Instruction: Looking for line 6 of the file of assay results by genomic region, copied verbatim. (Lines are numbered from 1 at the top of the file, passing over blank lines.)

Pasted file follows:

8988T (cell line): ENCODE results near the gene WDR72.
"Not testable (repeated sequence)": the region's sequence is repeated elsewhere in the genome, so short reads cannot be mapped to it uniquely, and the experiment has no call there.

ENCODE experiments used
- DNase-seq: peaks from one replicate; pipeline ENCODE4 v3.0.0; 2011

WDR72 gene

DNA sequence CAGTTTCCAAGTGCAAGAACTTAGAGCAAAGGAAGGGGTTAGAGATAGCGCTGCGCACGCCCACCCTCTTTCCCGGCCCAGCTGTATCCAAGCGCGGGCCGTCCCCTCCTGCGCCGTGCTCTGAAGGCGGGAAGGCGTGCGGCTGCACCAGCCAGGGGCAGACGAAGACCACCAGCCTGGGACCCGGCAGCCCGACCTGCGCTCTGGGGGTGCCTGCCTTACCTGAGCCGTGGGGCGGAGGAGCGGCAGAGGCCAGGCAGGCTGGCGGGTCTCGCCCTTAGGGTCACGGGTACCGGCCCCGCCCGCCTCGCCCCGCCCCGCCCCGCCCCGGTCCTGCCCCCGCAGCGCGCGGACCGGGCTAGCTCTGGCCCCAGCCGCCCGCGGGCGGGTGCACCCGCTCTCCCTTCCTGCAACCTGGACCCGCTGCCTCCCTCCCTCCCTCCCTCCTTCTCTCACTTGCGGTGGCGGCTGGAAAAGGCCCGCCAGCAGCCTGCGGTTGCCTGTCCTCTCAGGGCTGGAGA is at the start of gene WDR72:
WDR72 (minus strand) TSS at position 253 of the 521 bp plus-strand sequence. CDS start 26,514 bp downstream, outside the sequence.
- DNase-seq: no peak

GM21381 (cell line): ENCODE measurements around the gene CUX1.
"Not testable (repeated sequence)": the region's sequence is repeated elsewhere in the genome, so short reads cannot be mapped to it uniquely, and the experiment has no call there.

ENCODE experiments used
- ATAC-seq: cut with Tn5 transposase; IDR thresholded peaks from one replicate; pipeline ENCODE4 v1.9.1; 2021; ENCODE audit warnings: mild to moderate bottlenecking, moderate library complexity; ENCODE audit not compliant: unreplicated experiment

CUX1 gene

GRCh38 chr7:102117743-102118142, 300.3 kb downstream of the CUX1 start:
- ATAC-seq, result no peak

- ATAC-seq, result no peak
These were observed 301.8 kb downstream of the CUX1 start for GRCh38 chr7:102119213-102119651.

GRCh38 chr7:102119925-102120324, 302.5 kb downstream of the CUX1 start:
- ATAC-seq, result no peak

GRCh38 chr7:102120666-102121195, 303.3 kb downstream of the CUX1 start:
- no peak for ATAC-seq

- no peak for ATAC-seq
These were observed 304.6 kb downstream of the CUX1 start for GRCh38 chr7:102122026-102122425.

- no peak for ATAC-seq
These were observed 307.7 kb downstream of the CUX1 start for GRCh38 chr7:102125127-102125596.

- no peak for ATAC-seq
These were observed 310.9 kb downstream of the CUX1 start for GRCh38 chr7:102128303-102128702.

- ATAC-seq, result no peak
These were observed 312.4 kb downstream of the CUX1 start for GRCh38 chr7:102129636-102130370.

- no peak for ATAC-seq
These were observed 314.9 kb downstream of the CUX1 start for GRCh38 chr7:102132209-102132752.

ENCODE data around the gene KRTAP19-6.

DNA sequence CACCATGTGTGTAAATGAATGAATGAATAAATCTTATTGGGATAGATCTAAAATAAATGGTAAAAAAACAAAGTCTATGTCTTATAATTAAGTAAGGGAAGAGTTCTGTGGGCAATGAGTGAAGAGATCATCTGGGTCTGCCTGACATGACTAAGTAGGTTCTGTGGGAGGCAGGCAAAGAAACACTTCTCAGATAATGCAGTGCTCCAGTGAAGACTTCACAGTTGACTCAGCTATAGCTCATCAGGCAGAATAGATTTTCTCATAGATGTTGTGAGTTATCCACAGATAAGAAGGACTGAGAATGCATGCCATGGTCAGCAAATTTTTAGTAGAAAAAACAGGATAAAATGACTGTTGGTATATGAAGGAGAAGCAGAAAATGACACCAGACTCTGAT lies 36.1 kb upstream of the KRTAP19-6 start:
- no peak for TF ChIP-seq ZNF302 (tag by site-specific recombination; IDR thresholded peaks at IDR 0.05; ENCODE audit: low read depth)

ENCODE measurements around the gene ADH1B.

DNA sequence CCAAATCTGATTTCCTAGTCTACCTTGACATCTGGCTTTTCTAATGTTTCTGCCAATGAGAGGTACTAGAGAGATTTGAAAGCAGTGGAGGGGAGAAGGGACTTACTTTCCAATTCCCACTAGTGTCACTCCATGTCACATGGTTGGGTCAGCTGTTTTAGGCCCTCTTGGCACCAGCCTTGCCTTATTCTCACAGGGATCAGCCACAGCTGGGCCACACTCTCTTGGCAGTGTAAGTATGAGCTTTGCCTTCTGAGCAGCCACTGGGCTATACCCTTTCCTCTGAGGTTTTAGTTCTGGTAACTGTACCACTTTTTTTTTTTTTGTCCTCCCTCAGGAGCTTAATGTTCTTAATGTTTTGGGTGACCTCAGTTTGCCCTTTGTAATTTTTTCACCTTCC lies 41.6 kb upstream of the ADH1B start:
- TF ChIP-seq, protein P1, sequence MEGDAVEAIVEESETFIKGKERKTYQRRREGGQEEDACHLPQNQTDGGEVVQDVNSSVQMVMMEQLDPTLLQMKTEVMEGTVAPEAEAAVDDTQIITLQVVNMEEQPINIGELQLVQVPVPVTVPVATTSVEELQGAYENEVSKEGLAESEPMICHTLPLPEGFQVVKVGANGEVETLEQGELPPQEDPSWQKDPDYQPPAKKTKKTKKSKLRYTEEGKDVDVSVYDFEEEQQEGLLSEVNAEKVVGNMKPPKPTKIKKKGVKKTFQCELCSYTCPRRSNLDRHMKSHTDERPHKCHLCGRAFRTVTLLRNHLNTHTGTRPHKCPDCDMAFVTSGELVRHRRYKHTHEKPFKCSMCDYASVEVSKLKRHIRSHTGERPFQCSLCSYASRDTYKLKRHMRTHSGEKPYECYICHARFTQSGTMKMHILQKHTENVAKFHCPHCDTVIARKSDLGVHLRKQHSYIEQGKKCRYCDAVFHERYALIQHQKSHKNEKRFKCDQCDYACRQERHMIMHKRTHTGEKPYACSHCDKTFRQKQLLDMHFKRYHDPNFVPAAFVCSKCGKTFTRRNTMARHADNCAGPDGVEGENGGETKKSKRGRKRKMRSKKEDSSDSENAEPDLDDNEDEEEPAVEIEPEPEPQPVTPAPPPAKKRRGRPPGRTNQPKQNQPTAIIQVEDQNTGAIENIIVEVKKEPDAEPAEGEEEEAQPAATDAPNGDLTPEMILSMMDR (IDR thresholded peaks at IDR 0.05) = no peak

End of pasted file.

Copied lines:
DNA sequence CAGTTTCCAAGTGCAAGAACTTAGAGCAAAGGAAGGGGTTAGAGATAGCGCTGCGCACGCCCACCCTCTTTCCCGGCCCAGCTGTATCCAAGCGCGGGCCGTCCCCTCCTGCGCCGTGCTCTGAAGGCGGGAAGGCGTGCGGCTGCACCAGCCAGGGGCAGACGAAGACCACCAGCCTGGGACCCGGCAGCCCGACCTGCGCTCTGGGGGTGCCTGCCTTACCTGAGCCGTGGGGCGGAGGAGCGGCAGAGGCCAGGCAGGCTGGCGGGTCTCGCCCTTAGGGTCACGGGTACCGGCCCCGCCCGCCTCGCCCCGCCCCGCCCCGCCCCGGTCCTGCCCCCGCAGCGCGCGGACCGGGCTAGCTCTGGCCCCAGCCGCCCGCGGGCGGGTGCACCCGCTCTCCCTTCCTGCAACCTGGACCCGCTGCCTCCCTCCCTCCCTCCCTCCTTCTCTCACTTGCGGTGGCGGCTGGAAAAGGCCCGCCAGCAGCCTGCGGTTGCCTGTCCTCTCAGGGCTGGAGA is at the start of gene WDR72: